November 2, 2017 at 6:44 pm

    Windows has come all this way just to have their version of an apt-get package manager like Linux. smh But, as powerful as it could be (if you've ever used Linux distros, you know apt-get package management can be amazing), they hide it and won't let users (even with admin accounts) have control over it.. b/c they keep stripping away more and more control from Admin accounts with every major update of Windows 10 coming out.

    Likewise, what is the deal with the size of major updates these days? For the past 2 major updates, using cleanmgr has purged 15GB (GIGAbytes) of old Windows install EACH TIME. This means they're basically redownloading the ENTIRE OS for each major update, and if you're on a metered service plan.. that's insane.

    Then they keep slapping new features in every update, so it bloats up the OS more and more after every major update. I updated a Win 8 netbook to Win 10 when it first came out. Ran like a charm. Now it's bogging down more and more after every mandatory, forced, major update, b/c MS spent so much time optimizing the OS just to bloat it up with more junk that I don't want (but don't have the power to get rid of, even with an admin account .. on Win 10 PRO.. Pro version used to be "home enterprise edition" that let you have lots of control, but these days it's a joke. Pro and Home should just merge, b/c you have about as much control over the OS in Pro version as you have with Home version.)

    And every major update resets your user settings. Usability 101 as preached by Jakob Nielsen says that the user of a process or tool is the most important part of that process or tool (b/c processes and tools don't exist in a bubble for their own sake; they exist as servants to users). But, MS is like "screw it.. we own the OS, we'll reset telemetry and everything else to our defaults.. b/c screw the users."

    I like Win 10, but it's like a slap in the face the more I use it.

  23. David
    September 3, 2017 at 5:56 pm

    To install just the packages you want to remove the package names copy them into a file, e.g. packagenames.txt, that looks like this:


    Then execute this command:

    Get-Content packagenames.txt | Foreach-Object {DISM /Online /Remove-ProvisionedAppxPackage /PackageName:$_}

  24. Parameter
    August 14, 2017 at 4:03 pm

    Spent hours and hours to get rid of W10 crap, bloatware and spyware. Was very happy to find this document, especially the possibility to UNINSTALL rather then NOT SHOWING, but unfortunately it isn't working no more! Please update!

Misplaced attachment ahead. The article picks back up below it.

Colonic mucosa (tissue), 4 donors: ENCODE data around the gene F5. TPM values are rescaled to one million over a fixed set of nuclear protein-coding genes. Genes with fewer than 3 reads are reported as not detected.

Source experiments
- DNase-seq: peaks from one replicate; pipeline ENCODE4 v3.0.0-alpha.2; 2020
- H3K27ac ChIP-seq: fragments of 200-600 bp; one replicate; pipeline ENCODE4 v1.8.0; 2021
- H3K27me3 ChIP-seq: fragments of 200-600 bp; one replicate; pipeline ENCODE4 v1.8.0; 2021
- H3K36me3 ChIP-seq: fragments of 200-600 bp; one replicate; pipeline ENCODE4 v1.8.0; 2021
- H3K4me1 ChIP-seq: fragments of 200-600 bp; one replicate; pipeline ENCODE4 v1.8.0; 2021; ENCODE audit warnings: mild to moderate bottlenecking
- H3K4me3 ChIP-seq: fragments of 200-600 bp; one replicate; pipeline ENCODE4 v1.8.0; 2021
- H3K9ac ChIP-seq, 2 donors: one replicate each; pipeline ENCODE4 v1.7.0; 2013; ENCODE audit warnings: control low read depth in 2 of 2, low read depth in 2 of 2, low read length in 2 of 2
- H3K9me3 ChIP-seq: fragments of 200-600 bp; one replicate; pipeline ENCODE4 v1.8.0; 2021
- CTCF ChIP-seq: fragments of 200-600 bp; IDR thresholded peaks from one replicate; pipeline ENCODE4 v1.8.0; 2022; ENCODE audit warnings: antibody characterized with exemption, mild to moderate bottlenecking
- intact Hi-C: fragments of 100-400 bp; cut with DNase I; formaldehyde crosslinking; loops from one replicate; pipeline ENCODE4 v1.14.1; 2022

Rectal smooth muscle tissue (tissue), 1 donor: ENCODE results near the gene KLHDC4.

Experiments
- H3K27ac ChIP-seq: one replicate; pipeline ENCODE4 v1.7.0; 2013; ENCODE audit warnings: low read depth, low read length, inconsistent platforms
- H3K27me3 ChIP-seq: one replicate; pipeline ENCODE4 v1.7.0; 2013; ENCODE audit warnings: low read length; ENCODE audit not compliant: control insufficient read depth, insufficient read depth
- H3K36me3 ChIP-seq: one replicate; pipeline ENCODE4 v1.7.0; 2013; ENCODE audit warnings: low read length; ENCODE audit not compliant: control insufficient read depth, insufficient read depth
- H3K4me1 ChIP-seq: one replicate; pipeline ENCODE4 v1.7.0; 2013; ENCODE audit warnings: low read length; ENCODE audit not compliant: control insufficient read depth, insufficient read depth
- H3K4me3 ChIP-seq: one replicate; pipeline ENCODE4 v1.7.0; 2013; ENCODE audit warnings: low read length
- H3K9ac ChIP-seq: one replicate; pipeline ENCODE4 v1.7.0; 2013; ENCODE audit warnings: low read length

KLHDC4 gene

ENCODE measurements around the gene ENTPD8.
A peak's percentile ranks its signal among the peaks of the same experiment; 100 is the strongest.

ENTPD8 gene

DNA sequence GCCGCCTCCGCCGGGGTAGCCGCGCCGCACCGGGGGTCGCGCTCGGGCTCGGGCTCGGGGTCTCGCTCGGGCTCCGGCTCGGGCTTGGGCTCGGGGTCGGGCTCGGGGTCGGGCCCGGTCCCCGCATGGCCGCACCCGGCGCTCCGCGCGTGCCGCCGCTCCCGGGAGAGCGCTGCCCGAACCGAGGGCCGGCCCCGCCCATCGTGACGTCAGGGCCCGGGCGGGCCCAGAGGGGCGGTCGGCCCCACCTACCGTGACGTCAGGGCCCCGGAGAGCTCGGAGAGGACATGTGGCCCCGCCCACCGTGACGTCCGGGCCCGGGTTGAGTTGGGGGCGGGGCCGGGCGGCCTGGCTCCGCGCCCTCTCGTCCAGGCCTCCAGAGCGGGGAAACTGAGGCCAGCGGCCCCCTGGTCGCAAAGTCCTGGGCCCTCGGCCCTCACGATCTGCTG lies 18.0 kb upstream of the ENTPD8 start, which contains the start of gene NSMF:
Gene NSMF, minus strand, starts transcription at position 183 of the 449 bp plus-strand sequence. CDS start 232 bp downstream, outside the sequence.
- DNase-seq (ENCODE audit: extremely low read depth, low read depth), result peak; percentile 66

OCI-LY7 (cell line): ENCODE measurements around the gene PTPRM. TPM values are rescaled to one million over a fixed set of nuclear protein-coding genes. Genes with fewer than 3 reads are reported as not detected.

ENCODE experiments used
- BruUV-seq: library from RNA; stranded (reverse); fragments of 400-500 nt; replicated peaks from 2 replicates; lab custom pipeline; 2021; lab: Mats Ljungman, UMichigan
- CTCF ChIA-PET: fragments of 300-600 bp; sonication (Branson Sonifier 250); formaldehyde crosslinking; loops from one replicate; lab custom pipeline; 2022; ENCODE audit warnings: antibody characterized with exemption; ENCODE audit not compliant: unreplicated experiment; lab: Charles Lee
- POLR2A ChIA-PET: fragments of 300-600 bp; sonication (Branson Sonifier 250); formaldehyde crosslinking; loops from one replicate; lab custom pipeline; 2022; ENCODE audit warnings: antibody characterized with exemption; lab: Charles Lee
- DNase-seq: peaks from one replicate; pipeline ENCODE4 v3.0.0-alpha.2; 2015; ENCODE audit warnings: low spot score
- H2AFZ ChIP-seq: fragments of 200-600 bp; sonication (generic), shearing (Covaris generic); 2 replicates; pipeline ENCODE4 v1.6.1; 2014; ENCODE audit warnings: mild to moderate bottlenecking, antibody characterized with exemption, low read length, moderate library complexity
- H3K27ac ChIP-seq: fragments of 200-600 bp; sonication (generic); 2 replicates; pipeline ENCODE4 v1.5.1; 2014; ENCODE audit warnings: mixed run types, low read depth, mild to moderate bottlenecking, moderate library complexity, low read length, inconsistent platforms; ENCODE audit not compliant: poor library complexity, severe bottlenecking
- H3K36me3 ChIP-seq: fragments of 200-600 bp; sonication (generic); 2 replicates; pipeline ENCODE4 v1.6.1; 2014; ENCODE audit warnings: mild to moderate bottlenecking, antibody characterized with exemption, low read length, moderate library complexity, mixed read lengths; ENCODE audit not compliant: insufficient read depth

Image Version: 10.0.15063.0
    Error: 87
    The parameter is incorrect.

  25. Thomas B
    July 1, 2017 at 2:55 pm

    I followed your directions, powershell did everything you showed, but when I looked at the start menu afterwards ALL of the apps I tried to delete using your method is still there.
    What gives?

    • Rickard
      August 1, 2017 at 12:19 pm

      Same here. Apps are gone from the PowerShell list but show up both in the start menu and the "installed apps" list under Settings. Same size and everything. I tried opening one of the apps and it works flawlessly, as if nothing ever happened.

      Clearly, the PowerShell operation did nothing. Please help!

      • ani
        October 5, 2017 at 10:07 pm

        it doesn't help as far as I am concerned. Every app I removed over the last one hour or so still exists!!!

  26. Jack
    July 1, 2017 at 11:26 am

    Recently, I installed ZoneAlarm firewall for testing something.
    After some time popup notification:
    "Photo.exe want to connect to the internet"
    (i didn't even use it)
    So, all MS windows built-in apps are built with telemetry in mind; even if you disable all telemetry related things, all individual apps still "phone-home" and talking god-knows-what to its masters.
    Most of any third-party windows apps have telemetry too.

    Even if that's not enough, since November 2016, nVidia have telemetry too.
    Now, MOST users argue that nVidia telemetry is good, because it sends things home to help developers. I agree. HOWEVER, I am not concerned about "nVidia have my data", I AM CONCERNED that this mechanism is prone to exploit by others, so that is the main reason why I am against telemetry and such.

    So, using properly configured firewall with restricting apps by your choice to access internet is one way to boost your security, AND UNINSTALLING THEM, as sugested on this site (THANK YOU) is a second way.
    Third way is to use Linux, but for gaming you still need windows (now, for all comments that will say that you CAN gaming on linux I have this to say:
    Use FOR EXAMPLE 'Borderlands 2' and compare FPS on both systems. Now, you see, I didn't pay 3.000$ to run game on 18-30 FPS, when I can have 144FPS, g-synced)
    Thank You

    • C. Armstrong
      July 27, 2017 at 8:56 pm

      Could not understand why my Win 7 was slowing, jerky, freezing. Re-installed NVidia WITHOUT the inane 'Experience' junk. Feels like a new machine.